Free Internet Access Guide -
Free ISP Report

Home - Free ISP Report
Find a Free Internet Access Service
Free ISP News
Free ISP Tips
Free E-mail
What your Free ISP knows about you

April 10, 2000

How much do you know about your privacy when you're online? For most people, the Internet is a place where they feel that they are anonymous. Unfortunately, that's generally not the case. For those users who have chosen a free Internet service, their privacy may be even more at risk.

When you sign up for a free ISP, some services ask very personal questions, including your income, level of education, the ages of your children, and whether you own your car or your home. Using this information, these services can create a general profile of the products you're likely to buy or use. This profile allows these services to sell space on your computer screen to advertisers, who can then target their ads to people who are more likely to become a customer. For example, a landscaping company probably isn't interested in paying for an ad to be shown to someone who rents an apartment, since that person isn't likely to need landscaping service. Targeted advertisement space such as this can generally be sold for much higher prices than non-targeted space, since few of the ads are likely to be wasted on consumers who probably wouln't buy the product being advertised.

When you use a free Internet service, many services keep track of the websites you visit to add to the profile they keep. If you spend a lot of time on travel related sites, it might be assumed that you're either planning a trip now, or that you travel often. As a result, you might be targeted to recieve ads for airlines, resorts, or Internet travel services. Ads can also be targeted in real-time, so when you're visiting a site that sells airline tickets, the ads that you see will often be for competing travel agencies.

Many people find this real-time marketing appealing. If you are visiting a bookstore, another bookstore may send you an advertisement for similar books, or a discount if you buy at the store that's advertising to you. Other people are more concerned about this tracking, and liken it to being followed around a store and having a sales clerk write down every item a customer looks at.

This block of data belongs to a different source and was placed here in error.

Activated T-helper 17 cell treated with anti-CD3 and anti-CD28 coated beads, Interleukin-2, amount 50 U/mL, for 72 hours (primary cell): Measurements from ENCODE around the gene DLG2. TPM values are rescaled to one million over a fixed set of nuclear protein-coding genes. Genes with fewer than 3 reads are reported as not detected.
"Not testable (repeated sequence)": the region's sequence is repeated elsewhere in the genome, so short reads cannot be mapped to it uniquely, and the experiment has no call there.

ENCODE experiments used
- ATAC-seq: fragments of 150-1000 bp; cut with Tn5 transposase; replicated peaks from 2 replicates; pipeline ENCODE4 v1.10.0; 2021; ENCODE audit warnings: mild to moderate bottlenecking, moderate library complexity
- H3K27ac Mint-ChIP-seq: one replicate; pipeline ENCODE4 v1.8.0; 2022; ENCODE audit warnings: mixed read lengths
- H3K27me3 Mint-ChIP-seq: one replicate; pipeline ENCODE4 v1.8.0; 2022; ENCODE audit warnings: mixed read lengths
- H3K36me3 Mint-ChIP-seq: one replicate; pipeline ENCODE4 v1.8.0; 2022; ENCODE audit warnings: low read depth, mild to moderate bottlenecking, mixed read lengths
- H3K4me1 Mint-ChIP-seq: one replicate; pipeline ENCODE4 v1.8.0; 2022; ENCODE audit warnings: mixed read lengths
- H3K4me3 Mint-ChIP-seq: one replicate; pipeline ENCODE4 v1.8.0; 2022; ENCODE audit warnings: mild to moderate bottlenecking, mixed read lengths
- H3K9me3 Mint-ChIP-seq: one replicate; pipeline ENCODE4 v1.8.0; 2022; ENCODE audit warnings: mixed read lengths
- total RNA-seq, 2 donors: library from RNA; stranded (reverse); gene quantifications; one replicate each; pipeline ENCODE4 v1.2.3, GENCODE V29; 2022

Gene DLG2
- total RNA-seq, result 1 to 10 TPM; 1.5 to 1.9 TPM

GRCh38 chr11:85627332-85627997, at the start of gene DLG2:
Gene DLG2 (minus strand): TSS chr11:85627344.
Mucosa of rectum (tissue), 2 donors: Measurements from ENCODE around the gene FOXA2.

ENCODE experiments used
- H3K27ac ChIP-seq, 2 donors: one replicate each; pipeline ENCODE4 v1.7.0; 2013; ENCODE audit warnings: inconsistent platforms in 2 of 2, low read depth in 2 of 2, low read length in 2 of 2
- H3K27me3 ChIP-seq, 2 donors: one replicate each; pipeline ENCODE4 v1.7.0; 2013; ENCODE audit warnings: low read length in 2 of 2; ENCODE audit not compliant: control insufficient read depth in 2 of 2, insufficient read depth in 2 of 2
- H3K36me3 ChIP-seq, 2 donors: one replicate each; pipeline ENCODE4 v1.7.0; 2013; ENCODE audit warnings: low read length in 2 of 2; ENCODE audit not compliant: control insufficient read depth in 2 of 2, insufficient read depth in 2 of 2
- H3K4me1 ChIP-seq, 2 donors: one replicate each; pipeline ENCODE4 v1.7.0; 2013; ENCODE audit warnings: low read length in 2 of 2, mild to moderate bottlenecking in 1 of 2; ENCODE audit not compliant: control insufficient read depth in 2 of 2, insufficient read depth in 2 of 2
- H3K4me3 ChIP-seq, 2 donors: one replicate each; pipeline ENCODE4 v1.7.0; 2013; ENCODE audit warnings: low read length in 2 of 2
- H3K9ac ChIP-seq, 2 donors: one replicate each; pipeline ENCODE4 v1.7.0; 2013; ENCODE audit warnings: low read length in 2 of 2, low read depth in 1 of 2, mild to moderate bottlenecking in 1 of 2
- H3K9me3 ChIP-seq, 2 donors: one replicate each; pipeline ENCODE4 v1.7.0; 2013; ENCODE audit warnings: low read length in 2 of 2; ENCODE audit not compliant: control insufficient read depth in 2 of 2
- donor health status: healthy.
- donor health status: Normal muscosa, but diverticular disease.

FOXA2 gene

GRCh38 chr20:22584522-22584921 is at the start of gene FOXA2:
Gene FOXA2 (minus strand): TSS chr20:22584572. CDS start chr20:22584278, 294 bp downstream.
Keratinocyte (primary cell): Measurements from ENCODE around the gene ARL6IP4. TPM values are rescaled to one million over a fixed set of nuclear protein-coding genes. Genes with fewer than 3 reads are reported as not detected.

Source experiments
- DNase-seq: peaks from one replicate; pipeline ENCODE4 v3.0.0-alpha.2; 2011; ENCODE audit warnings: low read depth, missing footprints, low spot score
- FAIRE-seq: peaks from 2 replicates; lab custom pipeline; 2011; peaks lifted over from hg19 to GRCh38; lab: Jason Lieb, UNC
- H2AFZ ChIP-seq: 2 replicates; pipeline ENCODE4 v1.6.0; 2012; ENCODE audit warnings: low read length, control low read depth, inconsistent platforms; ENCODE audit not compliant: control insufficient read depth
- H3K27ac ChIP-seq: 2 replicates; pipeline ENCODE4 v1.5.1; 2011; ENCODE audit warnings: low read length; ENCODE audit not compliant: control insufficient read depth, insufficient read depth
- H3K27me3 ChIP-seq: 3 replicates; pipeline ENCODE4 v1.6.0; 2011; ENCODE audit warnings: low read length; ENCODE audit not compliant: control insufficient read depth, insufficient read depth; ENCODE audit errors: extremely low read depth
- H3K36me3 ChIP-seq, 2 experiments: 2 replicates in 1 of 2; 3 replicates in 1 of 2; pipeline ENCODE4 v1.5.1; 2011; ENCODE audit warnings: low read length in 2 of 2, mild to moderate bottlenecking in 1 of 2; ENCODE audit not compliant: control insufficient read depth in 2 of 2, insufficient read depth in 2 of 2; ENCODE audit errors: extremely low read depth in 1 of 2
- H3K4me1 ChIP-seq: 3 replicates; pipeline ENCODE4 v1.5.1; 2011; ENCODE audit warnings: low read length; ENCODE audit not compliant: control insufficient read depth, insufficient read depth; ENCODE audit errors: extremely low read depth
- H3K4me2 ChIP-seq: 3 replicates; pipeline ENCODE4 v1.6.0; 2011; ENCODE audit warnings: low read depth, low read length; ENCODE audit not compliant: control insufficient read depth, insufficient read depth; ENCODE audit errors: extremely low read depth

Most free ISP's have privacy policies that forbid them from disclosing your personal information, except in aggregate form. However, there's no way to ensure that these policies will be followed. Though there is no law that protects your personal information, the Federal Trade Commission does investigate companies who violate their stated privacy policy.

For those who are worried about their privacy while online, there are a few things that can help maintain your anonymity. First, choose an Internet service that doesn't ask too many questions when you sign up. NetZero is one company that asks many detailed questions before new users can sign up. Others, such as Worldspy, require only your name, or email address. You can also find a free ISP that doesn't track the websites you visit. Worldspy and FreeWWWeb both claim that your activities online aren't tracked.

If you're really concerned, you can use a service that protects your anonymity by acting as a screen between you and the website you're visiting. These services act as a "middleman". You request a web page from one of these services, then their server will fetch the webpage and deliver it back to you. Since you never connect to the website yourself, it has no way of knowing that you requested the page. Some services will even hide the website's address, so that your ISP can't tell what sites you're visiting.

Generally, it shouldn't matter much if someone knows that you searched for "stamp collecting" on a search engine, but you may not want to access websites that have specific health information, if you don't want to reveal the health conditions you may be experiencing. In those cases, an anonymous web service may be the best option.

If you question the privacy you're afforded using a free ISP, and might consider using a traditional, paid ISP, instead, there's bad news. Even the regular ISP's have the ability to track your activity online, though most simply don't.

For more information about privacy online, visit:
EPIC - the Electronic Privacy Information Center
CDT - Center for Democracy and Technology

If you're interested in an anonymous web service, these companies offer those services:
Zero Knowledge Systems

Copyright © 2000-, StoreIQ Services, LLC. Privacy Policy, Terms of Service, Advertising Info, Link To Us